Being able to light a flame is a very useful thing for a soldier so that he can heat through some food or give himself some light. Matches are of course one possibility, however if they get wet they are useless and the flame they produce does not last particularly long. Small petrol lighters were therefore a far more practical solution and by the Second World War many soldiers carried one in their pockets, usually of a ‘windproof’ design that would work even with a strong wind blowing. One of the most popular brands of the 1930s and 1940s was aimed squarely at soldiers and carried the brand name ‘Tommy Lighter’:
The design originated in the First World War and has a small petrol reservoir in the bottom with a piece of cotton wool. This is soaked in petrol and under the lid is a flint and wheel striker to light the flame:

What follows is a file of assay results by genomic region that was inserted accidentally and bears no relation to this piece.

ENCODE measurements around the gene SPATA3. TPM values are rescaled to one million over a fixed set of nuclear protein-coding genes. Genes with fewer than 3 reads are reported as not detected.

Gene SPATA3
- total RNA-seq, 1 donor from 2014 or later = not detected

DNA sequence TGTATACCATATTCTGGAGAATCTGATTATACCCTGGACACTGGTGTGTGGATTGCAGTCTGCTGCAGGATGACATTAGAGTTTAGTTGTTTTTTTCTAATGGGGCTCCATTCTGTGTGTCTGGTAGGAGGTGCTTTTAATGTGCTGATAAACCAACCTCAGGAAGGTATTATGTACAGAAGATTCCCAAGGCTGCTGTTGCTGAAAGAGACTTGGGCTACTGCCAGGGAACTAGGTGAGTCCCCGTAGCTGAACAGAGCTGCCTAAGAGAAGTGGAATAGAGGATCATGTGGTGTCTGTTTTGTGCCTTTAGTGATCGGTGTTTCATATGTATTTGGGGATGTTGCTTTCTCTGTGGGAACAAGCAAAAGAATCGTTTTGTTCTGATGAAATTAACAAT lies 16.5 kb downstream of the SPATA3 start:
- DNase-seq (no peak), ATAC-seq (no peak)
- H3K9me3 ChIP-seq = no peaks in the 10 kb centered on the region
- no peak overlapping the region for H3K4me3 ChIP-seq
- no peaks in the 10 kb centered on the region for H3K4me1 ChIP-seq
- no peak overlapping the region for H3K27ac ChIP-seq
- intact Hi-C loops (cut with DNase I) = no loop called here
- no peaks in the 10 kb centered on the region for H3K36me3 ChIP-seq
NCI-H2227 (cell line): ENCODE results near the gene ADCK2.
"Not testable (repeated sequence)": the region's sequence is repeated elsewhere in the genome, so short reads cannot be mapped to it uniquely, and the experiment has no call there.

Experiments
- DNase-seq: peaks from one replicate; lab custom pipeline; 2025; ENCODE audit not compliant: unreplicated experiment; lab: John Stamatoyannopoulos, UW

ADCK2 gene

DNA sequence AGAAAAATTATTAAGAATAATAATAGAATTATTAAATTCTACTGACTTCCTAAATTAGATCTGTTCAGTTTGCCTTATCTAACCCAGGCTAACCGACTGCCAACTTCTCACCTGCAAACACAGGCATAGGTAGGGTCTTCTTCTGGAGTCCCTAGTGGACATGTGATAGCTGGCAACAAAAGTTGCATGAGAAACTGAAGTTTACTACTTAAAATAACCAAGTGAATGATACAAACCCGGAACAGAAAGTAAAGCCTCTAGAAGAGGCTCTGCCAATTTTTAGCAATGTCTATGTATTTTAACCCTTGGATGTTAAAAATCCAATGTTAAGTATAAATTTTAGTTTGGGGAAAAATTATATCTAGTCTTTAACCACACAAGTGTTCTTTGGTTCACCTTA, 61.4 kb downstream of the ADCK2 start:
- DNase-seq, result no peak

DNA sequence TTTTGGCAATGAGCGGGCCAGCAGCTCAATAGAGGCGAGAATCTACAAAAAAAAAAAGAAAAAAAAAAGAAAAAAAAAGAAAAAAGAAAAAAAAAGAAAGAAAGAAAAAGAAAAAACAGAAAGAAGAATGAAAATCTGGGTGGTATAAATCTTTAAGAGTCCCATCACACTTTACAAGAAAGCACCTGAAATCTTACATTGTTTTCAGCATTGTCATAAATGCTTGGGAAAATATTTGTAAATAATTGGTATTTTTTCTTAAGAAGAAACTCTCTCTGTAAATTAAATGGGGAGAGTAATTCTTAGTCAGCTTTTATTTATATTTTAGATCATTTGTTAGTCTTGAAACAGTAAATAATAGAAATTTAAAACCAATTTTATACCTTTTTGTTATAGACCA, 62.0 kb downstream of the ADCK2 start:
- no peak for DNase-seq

This example has suffered a little and has a large dint in the side, right over the brand name ‘Tommy Lighter’:
This example has been made of plated brass, other examples can be found made completely of brass and there is also an issue version that has a /|\ mark embossed into the lighter body. This example would have been a private purchase item, but they were so popular and ubiquitous that it seemed worth showing it off as an example of typical personal kit.